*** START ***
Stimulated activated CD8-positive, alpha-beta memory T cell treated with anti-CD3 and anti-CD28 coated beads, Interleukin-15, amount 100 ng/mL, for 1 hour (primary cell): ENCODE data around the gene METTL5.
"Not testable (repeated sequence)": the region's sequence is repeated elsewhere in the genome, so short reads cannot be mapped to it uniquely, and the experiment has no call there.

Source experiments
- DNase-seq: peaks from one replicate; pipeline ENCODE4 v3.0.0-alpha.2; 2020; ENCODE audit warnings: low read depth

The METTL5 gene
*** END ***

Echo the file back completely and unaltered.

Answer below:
Stimulated activated CD8-positive, alpha-beta memory T cell treated with anti-CD3 and anti-CD28 coated beads, Interleukin-15, amount 100 ng/mL, for 1 hour (primary cell): ENCODE data around the gene METTL5.
"Not testable (repeated sequence)": the region's sequence is repeated elsewhere in the genome, so short reads cannot be mapped to it uniquely, and the experiment has no call there.

Source experiments
- DNase-seq: peaks from one replicate; pipeline ENCODE4 v3.0.0-alpha.2; 2020; ENCODE audit warnings: low read depth

The METTL5 gene